Implementation barriers, technical opportunities and the human factor in focus at Geneva event
Policy implementation barriers need more attention, and while available technologies can have big effects, some of these require better understanding of behavioral change. These conclusions highlight issued raised during a panel discussion organized by the Action on Black Carbon in the Arctic in Geneva 12 December at the 40th anniversary of the Air Convention. The event, with the theme ‘Eye on Black Carbon’, gathered an audience of almost 70 policy makers listening to three presentations and a lively discussion on the challenges associated with slowing down Arctic warming by reducing black carbon emissions.
Stefan Åström, senior researcher at IVL Swedish Environmental Research Institute and main organizer of the event, highlighted the importance of black carbon as a driver of Arctic warming. He emphasized that emissions need to be reduced not only in the Arctic region but also in the rest of the world to achieve necessary slowdown of Arctic warming.
Marcus Amann, program director of the Air Quality and Greenhouse Gases Program at IIASA, identified key measures for reducing emissions. While emissions are projected to go down, more action is needed. As top priority in the Arctic and in Arctic Council observer states, Amann highlighted residential heating and cooking with solid fuels respectively. Agricultural burning is also an important source in both Arctic and observer states. Other significant sources were flaring and forest management in the Arctic states and open burning of municipal waste and diesel vehicles in observer states. The priority solutions for Asia align very well with priorities for improving air quality for health reasons, and there are many co-benefits with several Sustainable Development Goals, he said.
Kristín-Linda Árnadóttir, chair of the Arctic Council’s Expert Group on Black Carbon and Methane, provided an overview of current black carbon efforts within the Arctic Council, including the importance of collaborating with the region’s indigenous peoples. She highlighted that the Arctic countries report emissions to this expert group, which issues a detailed report with recommendations every two years, the latest in 2019. She also noted the positive trajectories of declining emissions and that expectation of further decline seemed realistic.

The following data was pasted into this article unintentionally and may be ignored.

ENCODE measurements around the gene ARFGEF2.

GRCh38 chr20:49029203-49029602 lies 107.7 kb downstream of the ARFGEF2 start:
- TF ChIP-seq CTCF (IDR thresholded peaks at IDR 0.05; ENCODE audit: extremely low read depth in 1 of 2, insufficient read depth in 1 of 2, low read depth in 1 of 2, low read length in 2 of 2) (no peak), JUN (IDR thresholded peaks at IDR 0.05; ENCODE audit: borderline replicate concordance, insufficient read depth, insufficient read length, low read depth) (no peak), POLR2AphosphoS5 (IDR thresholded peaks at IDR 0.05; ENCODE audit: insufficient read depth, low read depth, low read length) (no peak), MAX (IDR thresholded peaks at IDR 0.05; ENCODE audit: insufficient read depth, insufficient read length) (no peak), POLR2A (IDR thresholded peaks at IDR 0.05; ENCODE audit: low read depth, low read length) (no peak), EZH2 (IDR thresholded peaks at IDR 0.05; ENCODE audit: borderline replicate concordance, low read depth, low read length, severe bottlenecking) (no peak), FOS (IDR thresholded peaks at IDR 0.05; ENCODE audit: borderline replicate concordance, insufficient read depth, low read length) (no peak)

In the subsequent panel discussion, Angela Filipas from the European Investment Bank, Jennifer Kerr from Environment and Climate Change Canada and Susanne Lindahl from the European Commission provided further input around two key themes: gaps in knowledge and policy, and international collaboration. A key gap that the panelists identified was in policy implementation, especially for wood burning policies, which can require behavioral change at the household level and where current initiatives are insufficient or have failed. We need studies on acceptance for behavioral change measures, said Stefan Åström while Kristín-Linda Árnadóttir highlighted a need for more focus on the linkage between international policy and local initiatives.
The issue of international coordination of policy efforts brought comments about being careful not to aim for too much alignment. The take-home message was that there are advantages with a more pluralistic and situation-dependent approach, where both separated and coordinated policy efforts can be effective. For example, Kristín-Linda Árnadóttir pointed out that it can sometimes be easier and faster to move forward in the context of soft-law setting such as the Arctic Council.
Jennifer Kerr pointed to the Global Forum for International Cooperation on Air Pollution as an arena that held great potential for further information sharing among a broad range of countries. It was launched at the UNECE Air Convention’s 40th anniversary as a response to the need for stronger cooperation with countries from outside the UNECE region. Another opportunity mentioned to bring policy forward is the upcoming review of the Gothenburg Protocol under the Air Convention, where it is possible to submit formal or informal documents to the Convention’s working group on strategies and review, which convenes in May 2020.
As the Action on Black Carbon in the Arctic moves forward, the insights from the panel discussion will provide important input to a “roadmap” on how to move forward to reducing emission of black carbon that affect the Arctic.